Thanks, J.L.! I took a little heat for not taking apart all the historical inaccuracies in the game. But I set out to simply describe how it felt to play the game, what the experience was like. A video game is no different than a movie, nowadays. Of course the creators took liberties in order to improve gameplay, like screenwriters do so to heighten the drama of the story they are telling. It is a fictional game that is only SET in the colonies during the Revolution. The storyline that the franchise has been developing for 7 previous games would always have taken precedence over historical accuracy. I found myself more pleased with the things they did get right than displeased with the things they got wrong. Expecting this video game to actually teach kids about the Revolution is too much to ask of any video game or movie. But if it can spark an interest in the subject, then it has done its job from a historical perspective, as far as I'm concerned. That's not to say that the historical inaccuracies aren't interesting or that, in some sense, a post by someone should be written about it. But, like when we go to the movies, if we historians can suspend our historical disbelief while playing it (which I found to be much easier than I anticipated because it's easy to get wrapped up in the environment), the game provides a very fun and memorable experience.

J. L. Bell said...

I inferred that approach from your article, and don't want to suggest that it's the wrong approach when reviewing a game. Especially one about an assassin who can make himself invisible.

I don't think it's such a videogame's function to teach accurately about history. But the impressions that it leaves will stick with people—especially when the scene-setting is so detailed. I'm still trying to get over misimpressions from the movie 1776, which I saw in 5th grade, and I knew it was fiction back then.

Of the inaccuracies, I can see the reason for showing redcoats trying to stop the Tea Party in order to make the game more exciting. In my historical fiction I've changed some events, too. And I have no problem with the Washington-as-tyrant alternative ending.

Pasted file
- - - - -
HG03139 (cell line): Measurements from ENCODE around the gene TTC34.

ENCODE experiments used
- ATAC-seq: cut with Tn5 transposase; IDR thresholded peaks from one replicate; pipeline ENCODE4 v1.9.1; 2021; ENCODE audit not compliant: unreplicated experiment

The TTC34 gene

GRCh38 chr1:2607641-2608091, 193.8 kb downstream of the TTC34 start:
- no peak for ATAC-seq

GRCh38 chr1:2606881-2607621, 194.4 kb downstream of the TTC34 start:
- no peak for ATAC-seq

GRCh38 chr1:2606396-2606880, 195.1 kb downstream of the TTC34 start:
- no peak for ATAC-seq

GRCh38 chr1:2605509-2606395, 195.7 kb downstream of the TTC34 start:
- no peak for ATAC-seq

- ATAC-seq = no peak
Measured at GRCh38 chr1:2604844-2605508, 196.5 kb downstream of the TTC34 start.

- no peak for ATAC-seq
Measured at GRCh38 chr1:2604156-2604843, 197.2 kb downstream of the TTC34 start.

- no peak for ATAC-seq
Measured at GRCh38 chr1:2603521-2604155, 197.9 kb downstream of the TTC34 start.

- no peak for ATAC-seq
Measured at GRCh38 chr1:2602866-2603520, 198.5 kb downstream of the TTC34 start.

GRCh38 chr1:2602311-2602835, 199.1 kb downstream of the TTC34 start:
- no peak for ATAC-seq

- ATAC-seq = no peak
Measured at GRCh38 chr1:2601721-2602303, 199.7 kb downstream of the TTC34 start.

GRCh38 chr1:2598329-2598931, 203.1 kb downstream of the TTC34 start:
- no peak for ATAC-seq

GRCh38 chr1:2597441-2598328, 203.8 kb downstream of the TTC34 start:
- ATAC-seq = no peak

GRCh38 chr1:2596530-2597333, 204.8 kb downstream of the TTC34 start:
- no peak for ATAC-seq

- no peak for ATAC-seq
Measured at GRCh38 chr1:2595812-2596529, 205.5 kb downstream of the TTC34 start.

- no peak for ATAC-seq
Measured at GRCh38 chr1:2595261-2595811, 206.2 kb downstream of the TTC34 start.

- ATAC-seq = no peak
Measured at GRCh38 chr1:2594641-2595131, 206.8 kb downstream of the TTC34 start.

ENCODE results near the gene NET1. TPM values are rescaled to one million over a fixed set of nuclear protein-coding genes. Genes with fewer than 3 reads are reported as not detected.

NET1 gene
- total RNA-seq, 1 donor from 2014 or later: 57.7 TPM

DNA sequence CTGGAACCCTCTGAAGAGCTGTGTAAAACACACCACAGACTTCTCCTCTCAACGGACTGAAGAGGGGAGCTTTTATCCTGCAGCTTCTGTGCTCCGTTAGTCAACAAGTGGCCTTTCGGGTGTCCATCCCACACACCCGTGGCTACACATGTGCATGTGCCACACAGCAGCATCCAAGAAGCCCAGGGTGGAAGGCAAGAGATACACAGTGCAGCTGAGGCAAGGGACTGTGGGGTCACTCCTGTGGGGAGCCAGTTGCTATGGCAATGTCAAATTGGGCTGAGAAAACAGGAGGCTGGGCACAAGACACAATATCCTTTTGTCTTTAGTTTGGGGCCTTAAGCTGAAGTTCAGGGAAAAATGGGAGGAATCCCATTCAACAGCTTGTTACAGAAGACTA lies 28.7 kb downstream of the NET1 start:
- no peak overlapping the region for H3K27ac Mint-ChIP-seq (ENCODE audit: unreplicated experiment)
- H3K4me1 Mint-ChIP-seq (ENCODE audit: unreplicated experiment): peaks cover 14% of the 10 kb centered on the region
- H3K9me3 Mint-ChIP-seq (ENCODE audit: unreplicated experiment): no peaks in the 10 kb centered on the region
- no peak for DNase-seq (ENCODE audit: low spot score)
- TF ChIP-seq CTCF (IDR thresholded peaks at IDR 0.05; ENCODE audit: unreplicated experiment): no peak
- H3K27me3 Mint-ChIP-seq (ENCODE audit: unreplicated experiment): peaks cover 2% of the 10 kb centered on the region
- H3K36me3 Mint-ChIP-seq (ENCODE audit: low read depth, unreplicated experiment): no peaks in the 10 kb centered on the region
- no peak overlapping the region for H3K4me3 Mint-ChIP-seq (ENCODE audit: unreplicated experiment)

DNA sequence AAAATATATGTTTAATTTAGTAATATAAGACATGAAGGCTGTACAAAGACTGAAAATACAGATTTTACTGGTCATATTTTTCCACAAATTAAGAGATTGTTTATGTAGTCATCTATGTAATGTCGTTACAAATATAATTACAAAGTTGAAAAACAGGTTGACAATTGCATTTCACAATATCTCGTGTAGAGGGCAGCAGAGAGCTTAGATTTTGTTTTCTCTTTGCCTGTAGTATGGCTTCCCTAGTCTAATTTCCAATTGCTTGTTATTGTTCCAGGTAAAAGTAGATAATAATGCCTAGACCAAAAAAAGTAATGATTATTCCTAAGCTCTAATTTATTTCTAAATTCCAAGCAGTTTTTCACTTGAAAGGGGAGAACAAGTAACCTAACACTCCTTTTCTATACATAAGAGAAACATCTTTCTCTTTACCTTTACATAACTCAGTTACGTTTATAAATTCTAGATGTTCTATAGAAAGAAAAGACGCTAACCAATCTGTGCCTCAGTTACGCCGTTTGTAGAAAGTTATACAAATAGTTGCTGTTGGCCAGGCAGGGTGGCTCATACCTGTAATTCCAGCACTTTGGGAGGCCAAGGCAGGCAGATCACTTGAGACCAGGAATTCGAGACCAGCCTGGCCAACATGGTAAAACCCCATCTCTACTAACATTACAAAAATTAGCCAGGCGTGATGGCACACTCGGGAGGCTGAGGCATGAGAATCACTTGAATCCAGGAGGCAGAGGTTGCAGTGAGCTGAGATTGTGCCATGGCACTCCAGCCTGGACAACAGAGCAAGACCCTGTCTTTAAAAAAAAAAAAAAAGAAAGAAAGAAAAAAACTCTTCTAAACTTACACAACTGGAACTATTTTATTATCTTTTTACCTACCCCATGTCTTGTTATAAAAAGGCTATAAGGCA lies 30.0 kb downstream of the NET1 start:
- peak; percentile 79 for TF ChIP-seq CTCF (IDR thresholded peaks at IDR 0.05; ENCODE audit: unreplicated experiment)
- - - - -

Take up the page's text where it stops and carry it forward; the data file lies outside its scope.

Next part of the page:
Changes that don't seem necessary for the game are more bothersome, especially if they seem to arise out of common misconceptions (i.e., lazy research).. Given the level of visual detail the game can provide, was it really necessary to give Capt. Parker mid-19th-century whiskers to make his character distinct? Wouldn't an accurate portrayal of the action at the North Bridge be just as exciting to play as what the game shows?

Robert S. Paul said...

It's definitely a game.

And the game takes place in a beautiful 18th century atmosphere.

Beyond that, I really had to turn of my brain to enjoy it because I just know too much about the era and the location. It's sort of like watching The Patriot or the first National Treasure. Great environment and feel, but historically terrible.

It was bizarre as well, since they made such a fuss about Paul Revere not needing the lanterns in the Church, and what a myth that was, to be followed up by minutemen and militia fighting in uniforms behind stone walls erected on the North Bridge.

Obviously, the game is about an assassin murdering people to stop their nefarious plots to circumvent the Revolution for their own needs, and there's a notion that history was written differently to hide this (Braddock is killed by being stabbed to death in the game). But even so, the facial hair, the "militia uniforms", and some of the more blatant historical accuracies really irked me.

On the other hand, I could play naval missions all day long!

J. L. Bell said...

By coincidence the front page of today's Boston Globe quotes a high-school student making this argument to his mother for buying Assassin's Creed III: “It’s set during the Revolutionary War, so it’s a history lesson.”

He was unsuccessful.